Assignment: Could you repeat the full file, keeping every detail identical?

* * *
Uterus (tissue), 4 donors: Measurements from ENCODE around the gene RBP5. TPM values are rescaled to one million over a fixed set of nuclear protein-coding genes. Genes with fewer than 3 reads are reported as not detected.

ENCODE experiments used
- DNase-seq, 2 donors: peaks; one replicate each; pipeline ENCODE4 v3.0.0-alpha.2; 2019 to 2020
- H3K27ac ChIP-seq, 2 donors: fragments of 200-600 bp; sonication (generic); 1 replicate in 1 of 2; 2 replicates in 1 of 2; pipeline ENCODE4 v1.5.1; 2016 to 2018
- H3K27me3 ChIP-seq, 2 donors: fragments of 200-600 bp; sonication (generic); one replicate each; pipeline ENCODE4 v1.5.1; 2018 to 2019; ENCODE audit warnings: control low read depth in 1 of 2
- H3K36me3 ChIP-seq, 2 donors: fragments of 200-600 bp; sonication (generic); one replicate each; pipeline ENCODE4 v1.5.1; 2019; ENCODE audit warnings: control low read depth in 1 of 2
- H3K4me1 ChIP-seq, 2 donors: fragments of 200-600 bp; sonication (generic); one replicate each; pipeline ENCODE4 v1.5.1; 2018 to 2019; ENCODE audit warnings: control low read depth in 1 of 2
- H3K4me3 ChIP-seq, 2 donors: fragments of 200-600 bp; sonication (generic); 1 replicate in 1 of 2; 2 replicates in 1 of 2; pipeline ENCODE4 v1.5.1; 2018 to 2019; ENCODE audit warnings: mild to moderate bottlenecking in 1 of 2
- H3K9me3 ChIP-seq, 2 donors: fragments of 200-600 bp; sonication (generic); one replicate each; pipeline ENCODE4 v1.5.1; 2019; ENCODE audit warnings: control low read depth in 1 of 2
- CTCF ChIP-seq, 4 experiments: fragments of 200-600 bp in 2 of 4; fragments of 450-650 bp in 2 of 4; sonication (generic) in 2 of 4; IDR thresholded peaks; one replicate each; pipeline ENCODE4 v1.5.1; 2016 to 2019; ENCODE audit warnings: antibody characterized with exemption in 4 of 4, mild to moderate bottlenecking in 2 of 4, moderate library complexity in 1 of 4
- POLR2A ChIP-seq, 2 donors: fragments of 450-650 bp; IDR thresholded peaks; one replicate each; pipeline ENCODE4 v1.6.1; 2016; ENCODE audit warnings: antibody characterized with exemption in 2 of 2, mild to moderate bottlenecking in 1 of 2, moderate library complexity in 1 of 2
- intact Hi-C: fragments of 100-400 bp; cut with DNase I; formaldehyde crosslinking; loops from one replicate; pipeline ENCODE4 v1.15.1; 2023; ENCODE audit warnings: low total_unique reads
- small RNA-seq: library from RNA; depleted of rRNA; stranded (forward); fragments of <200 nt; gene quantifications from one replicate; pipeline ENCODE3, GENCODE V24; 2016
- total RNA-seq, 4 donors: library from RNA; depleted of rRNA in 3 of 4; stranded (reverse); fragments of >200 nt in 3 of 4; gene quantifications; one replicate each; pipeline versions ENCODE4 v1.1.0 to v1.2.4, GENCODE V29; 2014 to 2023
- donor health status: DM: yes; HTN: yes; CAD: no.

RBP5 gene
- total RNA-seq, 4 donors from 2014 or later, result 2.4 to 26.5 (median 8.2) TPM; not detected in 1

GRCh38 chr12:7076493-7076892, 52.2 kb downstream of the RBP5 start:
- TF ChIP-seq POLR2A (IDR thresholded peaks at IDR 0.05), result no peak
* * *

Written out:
Uterus (tissue), 4 donors: Measurements from ENCODE around the gene RBP5. TPM values are rescaled to one million over a fixed set of nuclear protein-coding genes. Genes with fewer than 3 reads are reported as not detected.

ENCODE experiments used
- DNase-seq, 2 donors: peaks; one replicate each; pipeline ENCODE4 v3.0.0-alpha.2; 2019 to 2020
- H3K27ac ChIP-seq, 2 donors: fragments of 200-600 bp; sonication (generic); 1 replicate in 1 of 2; 2 replicates in 1 of 2; pipeline ENCODE4 v1.5.1; 2016 to 2018
- H3K27me3 ChIP-seq, 2 donors: fragments of 200-600 bp; sonication (generic); one replicate each; pipeline ENCODE4 v1.5.1; 2018 to 2019; ENCODE audit warnings: control low read depth in 1 of 2
- H3K36me3 ChIP-seq, 2 donors: fragments of 200-600 bp; sonication (generic); one replicate each; pipeline ENCODE4 v1.5.1; 2019; ENCODE audit warnings: control low read depth in 1 of 2
- H3K4me1 ChIP-seq, 2 donors: fragments of 200-600 bp; sonication (generic); one replicate each; pipeline ENCODE4 v1.5.1; 2018 to 2019; ENCODE audit warnings: control low read depth in 1 of 2
- H3K4me3 ChIP-seq, 2 donors: fragments of 200-600 bp; sonication (generic); 1 replicate in 1 of 2; 2 replicates in 1 of 2; pipeline ENCODE4 v1.5.1; 2018 to 2019; ENCODE audit warnings: mild to moderate bottlenecking in 1 of 2
- H3K9me3 ChIP-seq, 2 donors: fragments of 200-600 bp; sonication (generic); one replicate each; pipeline ENCODE4 v1.5.1; 2019; ENCODE audit warnings: control low read depth in 1 of 2
- CTCF ChIP-seq, 4 experiments: fragments of 200-600 bp in 2 of 4; fragments of 450-650 bp in 2 of 4; sonication (generic) in 2 of 4; IDR thresholded peaks; one replicate each; pipeline ENCODE4 v1.5.1; 2016 to 2019; ENCODE audit warnings: antibody characterized with exemption in 4 of 4, mild to moderate bottlenecking in 2 of 4, moderate library complexity in 1 of 4
- POLR2A ChIP-seq, 2 donors: fragments of 450-650 bp; IDR thresholded peaks; one replicate each; pipeline ENCODE4 v1.6.1; 2016; ENCODE audit warnings: antibody characterized with exemption in 2 of 2, mild to moderate bottlenecking in 1 of 2, moderate library complexity in 1 of 2
- intact Hi-C: fragments of 100-400 bp; cut with DNase I; formaldehyde crosslinking; loops from one replicate; pipeline ENCODE4 v1.15.1; 2023; ENCODE audit warnings: low total_unique reads
- small RNA-seq: library from RNA; depleted of rRNA; stranded (forward); fragments of <200 nt; gene quantifications from one replicate; pipeline ENCODE3, GENCODE V24; 2016
- total RNA-seq, 4 donors: library from RNA; depleted of rRNA in 3 of 4; stranded (reverse); fragments of >200 nt in 3 of 4; gene quantifications; one replicate each; pipeline versions ENCODE4 v1.1.0 to v1.2.4, GENCODE V29; 2014 to 2023
- donor health status: DM: yes; HTN: yes; CAD: no.

RBP5 gene
- total RNA-seq, 4 donors from 2014 or later, result 2.4 to 26.5 (median 8.2) TPM; not detected in 1

GRCh38 chr12:7076493-7076892, 52.2 kb downstream of the RBP5 start:
- TF ChIP-seq POLR2A (IDR thresholded peaks at IDR 0.05), result no peak